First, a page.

Leaders debate

This article is a preview from the Spring 2015 edition of New Humanist. You can find out more and subscribe here.

Memory, mourning, Miles. These things were, of course, all present at the memorial for Stuart Hall held at the end of last year. The trumpet that spoke to Hall when he was very young – “Miles Davis put his finger on my soul.”

That trumpet sound, so full of melancholia, is also something majestic. I heard it too and I could hear it in Hall’s own rich speaking voice. There was something remarkable in his cadence when he talked of a nostalgia for what can not be. Kind of Blue.

Looking round at the great and good gathered in Friends House in London, I saw fragments of a huge life. Many artists were there, from Jeremy Deller to Isaac Julian and Yinka Shonibare. There were people from the Open University, colleagues who had come from Canada and Italy. There were old Marxists and young psychoanalysts. African intellectuals. English historians. Difficult feminists. Angela Davis, straight-backed and magnificent. The diaspora of dissent – different kinds of dissent, perhaps. David Lammy MP made a speech, and it was good and kind, and yet this gathering in many ways made me sad for what “politics” has come to mean.

There is no place for Hall in the PPE Oxbridge vision that has become dominant. He lies now in Highgate, near Karl Marx, near Eric Hobsbawm and Ralph Miliband. As that generation goes, what strikes me is how we inhabit a smaller world. Despite globalisation, austerity and “the cuts” seem to have meant cutting down culture, cutting down ideas, cutting off thinking, in favour only of the pretend balancing of the books.

The sense that politics and culture are intertwined and that ultimately we search to create the conditions for human freedom, that a good life is a life that is full in every possible way, has been trampled underfoot by electoral politics. Hall, wrongly understood as a populist, was interested in popular culture because it is the site of contestation and commodification.

For the left to which Hall belonged, to win the cultural war is not some consolation prize. It is essential. As the political class pulls away from ordinary people and spirals into ever smaller circles, it ceases to communicate. The much valued hinterland cannot be faked. Indeed, when we discover a politico with a hint of one, we beg him to lead us – just look at the praise heaped on Labour’s Alan Johnson, for instance.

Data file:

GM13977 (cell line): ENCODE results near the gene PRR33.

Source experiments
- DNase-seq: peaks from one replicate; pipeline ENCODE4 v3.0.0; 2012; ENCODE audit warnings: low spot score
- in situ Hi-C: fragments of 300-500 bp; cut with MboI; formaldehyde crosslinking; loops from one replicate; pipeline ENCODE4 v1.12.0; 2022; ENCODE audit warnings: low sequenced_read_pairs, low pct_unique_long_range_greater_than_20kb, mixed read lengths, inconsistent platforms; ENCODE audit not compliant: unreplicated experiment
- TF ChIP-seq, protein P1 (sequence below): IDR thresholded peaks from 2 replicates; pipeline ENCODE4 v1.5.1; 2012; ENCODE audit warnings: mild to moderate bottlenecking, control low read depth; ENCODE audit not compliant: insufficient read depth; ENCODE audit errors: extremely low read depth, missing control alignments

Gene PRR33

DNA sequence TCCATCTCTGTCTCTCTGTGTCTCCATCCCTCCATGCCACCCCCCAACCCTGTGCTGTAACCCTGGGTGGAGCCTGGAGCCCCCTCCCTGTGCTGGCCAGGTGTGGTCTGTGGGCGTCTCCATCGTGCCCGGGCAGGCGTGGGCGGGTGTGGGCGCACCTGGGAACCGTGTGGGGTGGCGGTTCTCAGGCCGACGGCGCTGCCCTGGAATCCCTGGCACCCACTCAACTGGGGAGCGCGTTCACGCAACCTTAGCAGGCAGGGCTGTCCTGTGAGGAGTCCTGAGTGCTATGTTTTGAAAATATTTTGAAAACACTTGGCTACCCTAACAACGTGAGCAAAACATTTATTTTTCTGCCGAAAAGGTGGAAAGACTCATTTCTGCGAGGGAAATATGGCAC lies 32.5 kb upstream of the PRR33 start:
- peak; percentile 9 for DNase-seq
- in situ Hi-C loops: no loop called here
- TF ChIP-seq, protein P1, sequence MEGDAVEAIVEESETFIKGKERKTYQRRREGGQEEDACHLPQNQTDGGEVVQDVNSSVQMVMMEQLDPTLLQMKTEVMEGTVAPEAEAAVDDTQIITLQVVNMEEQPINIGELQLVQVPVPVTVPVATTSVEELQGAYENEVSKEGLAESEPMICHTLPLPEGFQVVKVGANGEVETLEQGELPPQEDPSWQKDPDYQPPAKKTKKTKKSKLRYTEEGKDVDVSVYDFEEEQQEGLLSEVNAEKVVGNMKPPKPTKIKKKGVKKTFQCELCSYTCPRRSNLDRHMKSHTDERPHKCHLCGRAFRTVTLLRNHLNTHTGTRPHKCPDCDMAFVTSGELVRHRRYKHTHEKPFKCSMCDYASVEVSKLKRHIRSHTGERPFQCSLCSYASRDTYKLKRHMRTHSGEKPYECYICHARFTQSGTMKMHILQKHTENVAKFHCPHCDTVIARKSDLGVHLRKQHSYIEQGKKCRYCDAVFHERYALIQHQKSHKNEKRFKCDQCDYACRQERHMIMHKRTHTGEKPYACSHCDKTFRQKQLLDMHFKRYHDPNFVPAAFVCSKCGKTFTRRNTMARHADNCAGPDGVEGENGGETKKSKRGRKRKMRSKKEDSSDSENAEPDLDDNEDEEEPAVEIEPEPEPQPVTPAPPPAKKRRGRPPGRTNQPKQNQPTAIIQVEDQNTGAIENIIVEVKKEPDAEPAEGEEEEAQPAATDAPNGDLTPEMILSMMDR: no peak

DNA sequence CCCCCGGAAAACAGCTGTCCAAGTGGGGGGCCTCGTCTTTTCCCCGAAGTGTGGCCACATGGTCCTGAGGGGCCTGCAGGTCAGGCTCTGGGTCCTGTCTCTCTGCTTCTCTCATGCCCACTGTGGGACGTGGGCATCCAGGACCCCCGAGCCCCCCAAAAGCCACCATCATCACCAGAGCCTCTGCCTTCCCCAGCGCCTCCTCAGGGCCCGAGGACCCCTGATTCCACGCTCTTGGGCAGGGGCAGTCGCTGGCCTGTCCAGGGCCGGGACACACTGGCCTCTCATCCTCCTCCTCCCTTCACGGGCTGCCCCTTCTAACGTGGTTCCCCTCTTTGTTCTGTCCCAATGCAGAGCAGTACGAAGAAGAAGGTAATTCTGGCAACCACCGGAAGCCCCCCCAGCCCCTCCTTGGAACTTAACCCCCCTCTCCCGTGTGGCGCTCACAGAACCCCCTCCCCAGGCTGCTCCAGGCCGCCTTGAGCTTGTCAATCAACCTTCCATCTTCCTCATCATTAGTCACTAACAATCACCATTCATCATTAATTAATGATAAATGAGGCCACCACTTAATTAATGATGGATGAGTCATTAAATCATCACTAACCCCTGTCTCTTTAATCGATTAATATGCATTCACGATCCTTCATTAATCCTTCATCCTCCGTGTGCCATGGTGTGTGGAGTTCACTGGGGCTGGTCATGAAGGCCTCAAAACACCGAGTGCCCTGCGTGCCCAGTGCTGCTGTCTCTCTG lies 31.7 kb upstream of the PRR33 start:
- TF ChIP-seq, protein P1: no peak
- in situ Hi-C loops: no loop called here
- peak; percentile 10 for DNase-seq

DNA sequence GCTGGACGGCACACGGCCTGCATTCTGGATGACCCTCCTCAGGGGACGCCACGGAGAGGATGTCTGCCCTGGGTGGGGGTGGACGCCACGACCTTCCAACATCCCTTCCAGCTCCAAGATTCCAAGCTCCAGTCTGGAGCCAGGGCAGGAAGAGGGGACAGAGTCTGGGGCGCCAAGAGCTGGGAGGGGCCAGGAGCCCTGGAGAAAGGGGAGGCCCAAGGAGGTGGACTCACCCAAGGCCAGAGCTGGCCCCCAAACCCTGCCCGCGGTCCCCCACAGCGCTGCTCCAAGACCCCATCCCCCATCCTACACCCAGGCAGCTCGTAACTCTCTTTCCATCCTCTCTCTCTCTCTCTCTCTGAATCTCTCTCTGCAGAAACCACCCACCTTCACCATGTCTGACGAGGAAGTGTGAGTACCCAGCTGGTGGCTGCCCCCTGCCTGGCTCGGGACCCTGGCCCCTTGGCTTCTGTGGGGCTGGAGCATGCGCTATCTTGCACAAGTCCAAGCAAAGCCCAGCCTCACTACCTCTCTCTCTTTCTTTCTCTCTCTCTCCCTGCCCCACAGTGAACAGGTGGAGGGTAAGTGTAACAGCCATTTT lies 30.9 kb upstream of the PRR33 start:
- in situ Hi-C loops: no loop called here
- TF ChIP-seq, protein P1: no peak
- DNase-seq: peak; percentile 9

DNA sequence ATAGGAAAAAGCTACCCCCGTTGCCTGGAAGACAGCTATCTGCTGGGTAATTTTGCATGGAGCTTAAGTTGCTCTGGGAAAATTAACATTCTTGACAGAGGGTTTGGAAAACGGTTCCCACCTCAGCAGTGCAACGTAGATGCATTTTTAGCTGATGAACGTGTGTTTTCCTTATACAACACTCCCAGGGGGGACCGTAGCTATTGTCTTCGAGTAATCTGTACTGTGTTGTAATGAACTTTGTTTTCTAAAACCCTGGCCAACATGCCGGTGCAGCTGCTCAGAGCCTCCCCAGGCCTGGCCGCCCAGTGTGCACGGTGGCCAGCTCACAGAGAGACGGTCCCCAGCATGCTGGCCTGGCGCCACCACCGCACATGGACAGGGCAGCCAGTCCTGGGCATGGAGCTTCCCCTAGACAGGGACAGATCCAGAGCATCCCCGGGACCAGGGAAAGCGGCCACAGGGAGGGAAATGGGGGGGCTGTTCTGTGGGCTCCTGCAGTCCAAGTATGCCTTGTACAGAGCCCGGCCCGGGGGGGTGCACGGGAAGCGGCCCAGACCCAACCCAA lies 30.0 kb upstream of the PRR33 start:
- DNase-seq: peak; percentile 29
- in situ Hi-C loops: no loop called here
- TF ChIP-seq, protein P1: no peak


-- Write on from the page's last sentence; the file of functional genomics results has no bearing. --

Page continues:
Right now, of course, we are focused on state power but what a thinker like Hall reminds us is that we have in fact been transformed by revolutions that did not succeed. The students did not win in 1968. What changed is how we live day-to-day, because of feminism, gay rights and collectivism.

Right now, we are at what Hall would have called a conjuncture, where a set of circumstances come together that may precipitate change. The coming election is part but not all of this. All sorts of narratives are in play. Europe, immigration, nationalism, alternatives to austerity. Some Labour thinkers, such as Jon Cruddas, have talked about values, about love, about reciprocity.

Such talk, though, is rare among the technocrats. The shrinking of the political sphere to an obscure interest, the wholesale decline of the two-party system, the commonly held belief that all politicians are the same, the idea that the politics of identity is over, is precisely to do with a failure to engage fully with culture. The nearest we get is some hapless male politician telling us he likes Robbie Williams. This is not about a preference for high or low culture, or an argument about arts funding. No, we need to understand that for the left to feel vibrant, its political expression needs to match its cultural one.

Put simply, we really do have the best tunes, so why are we not in a better position? Why does the left feel so inert? Why was a thinker like Hall appreciated more by artists than by politicians? What about the forces that shape us that electoral politics continues to ignore? What gives?

The media-Westminster nexus that governs us is old in every way. It appeals to the older voter and to the old way of doing things. We need something new. I think of Hall quoting Gramsci: “The crisis consists precisely in the fact that the old is dying and the new cannot be born.”

Something will be born. I hope it is a politics that dares to talk of freedom, of love, of beauty, of humanity – a social vision, in which the political includes the things that move us as much as Miles Davis moved this great man.